SHIPPING firm Celtic Link Ferries is demanding millions of pounds from Portsmouth City Council in a row over animal imports.
But the authority is willing to go to court to prove it doesn’t have to pay up.
The Irish firm and the council are in mediation over a claim of loss of business, after disagreements over the transportation of live sheep from France through the city’s ferry port.
Although the company has dropped its demand from £8m to £6m, it looks like a court battle is on the cards.
Council leader Gerald Vernon-Jackson said: ‘A settlement looks unlikely – if it fails we’ll go to court. They think we should pay them, but we have a bill outstanding for £152,000 they haven’t paid us.’
The argument centres on the council’s charge for allowing Celtic Link to transport live animals through the port for slaughter in the UK.
Although the practice is legal, animal rights campaigners staged mass protests against the practice in 2009, and the council levied a charge of £5,000 per truck of 10 animals or more.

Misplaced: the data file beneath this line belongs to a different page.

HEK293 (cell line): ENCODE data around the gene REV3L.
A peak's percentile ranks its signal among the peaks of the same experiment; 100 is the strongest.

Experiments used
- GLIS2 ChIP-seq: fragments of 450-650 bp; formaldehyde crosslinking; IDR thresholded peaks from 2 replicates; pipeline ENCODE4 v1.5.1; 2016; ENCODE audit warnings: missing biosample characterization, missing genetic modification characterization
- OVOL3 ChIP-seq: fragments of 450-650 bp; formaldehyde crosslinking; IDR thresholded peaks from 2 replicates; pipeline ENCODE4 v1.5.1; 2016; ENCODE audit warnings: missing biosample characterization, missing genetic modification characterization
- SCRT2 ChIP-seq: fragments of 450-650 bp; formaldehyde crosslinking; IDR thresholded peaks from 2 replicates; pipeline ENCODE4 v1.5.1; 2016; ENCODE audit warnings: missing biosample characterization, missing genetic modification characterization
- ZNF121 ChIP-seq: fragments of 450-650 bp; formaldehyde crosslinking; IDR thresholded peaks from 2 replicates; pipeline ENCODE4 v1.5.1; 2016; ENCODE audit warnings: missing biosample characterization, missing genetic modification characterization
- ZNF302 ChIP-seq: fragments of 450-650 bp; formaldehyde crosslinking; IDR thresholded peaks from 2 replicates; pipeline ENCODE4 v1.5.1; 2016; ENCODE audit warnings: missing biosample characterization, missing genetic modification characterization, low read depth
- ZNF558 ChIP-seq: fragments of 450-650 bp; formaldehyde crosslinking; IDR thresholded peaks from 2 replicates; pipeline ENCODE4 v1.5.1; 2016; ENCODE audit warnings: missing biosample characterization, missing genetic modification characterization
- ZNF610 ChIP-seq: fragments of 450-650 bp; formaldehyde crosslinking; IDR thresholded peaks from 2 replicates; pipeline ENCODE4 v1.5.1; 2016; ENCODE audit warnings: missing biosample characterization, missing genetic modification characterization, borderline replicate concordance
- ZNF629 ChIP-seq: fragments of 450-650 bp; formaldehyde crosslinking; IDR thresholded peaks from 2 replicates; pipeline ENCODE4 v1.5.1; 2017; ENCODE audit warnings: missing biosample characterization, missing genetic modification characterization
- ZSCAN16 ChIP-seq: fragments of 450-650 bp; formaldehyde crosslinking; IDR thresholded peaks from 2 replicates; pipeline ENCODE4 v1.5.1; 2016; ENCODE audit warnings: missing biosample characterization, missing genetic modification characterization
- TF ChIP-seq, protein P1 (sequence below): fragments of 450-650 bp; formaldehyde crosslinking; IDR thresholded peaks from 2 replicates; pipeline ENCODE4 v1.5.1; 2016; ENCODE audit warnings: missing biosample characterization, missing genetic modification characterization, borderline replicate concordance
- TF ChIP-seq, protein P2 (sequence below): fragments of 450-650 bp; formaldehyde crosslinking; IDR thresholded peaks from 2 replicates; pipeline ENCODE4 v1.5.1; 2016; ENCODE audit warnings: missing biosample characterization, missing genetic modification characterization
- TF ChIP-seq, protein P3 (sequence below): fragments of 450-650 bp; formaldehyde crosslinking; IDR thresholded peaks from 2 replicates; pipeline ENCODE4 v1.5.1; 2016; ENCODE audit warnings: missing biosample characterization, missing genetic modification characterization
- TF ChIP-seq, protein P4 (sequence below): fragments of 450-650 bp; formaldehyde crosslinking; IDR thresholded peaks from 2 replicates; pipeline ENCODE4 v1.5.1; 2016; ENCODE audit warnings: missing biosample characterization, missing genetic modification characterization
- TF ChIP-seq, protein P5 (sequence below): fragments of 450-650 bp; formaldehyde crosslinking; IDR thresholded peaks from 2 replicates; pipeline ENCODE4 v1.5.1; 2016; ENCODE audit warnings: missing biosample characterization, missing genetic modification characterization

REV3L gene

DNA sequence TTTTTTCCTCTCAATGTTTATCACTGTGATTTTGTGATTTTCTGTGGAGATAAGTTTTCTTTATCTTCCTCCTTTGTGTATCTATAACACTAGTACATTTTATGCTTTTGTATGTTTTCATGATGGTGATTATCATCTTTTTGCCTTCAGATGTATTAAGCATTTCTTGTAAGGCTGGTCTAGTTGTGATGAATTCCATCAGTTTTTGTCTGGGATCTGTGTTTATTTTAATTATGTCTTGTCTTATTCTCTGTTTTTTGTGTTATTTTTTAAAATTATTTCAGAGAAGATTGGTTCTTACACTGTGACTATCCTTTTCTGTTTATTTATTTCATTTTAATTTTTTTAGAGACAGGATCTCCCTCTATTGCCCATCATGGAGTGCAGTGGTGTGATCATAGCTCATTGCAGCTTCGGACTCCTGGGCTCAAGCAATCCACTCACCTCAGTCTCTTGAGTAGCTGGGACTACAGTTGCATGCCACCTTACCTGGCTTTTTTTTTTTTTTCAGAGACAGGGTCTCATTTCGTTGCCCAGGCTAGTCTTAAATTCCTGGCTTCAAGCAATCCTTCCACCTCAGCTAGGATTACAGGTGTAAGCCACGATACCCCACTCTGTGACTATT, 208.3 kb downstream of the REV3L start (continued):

Councillors admitted they didn’t want the trade to continue in the city.
It said its charge was to pay for increased security which would be necessary because of public demonstrations against the practice. Celtic Link threatened a legal challenge to the levy and the council reduced its rate to £2,345 per truck.
The firm stopped using the ferry port in November 2009, but believes cash it paid to the council for its contract and for lost business over the period, should be paid to it.
Cllr Vernon-Jackson said: ‘It’s a legal trade, but there are additional costs which came to us as a result and we charged extra for that. They knew about the charges before they wanted to come here but haven’t paid them.’
Despite repeated calls and emails, Celtic Link failed to comment.